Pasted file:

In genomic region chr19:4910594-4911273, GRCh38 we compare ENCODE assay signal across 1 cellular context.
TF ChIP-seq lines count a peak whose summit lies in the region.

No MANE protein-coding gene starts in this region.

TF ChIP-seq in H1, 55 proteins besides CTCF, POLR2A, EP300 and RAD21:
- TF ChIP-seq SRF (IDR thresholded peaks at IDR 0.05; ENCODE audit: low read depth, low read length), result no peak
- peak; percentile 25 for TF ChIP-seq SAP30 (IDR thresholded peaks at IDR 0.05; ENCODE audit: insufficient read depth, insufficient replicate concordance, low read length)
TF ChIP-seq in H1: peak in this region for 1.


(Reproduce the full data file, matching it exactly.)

In genomic region chr19:4910594-4911273, GRCh38 we compare ENCODE assay signal across 1 cellular context.
TF ChIP-seq lines count a peak whose summit lies in the region.

No MANE protein-coding gene starts in this region.

TF ChIP-seq in H1, 55 proteins besides CTCF, POLR2A, EP300 and RAD21:
- TF ChIP-seq SRF (IDR thresholded peaks at IDR 0.05; ENCODE audit: low read depth, low read length), result no peak
- peak; percentile 25 for TF ChIP-seq SAP30 (IDR thresholded peaks at IDR 0.05; ENCODE audit: insufficient read depth, insufficient replicate concordance, low read length)
TF ChIP-seq in H1: peak in this region for 1.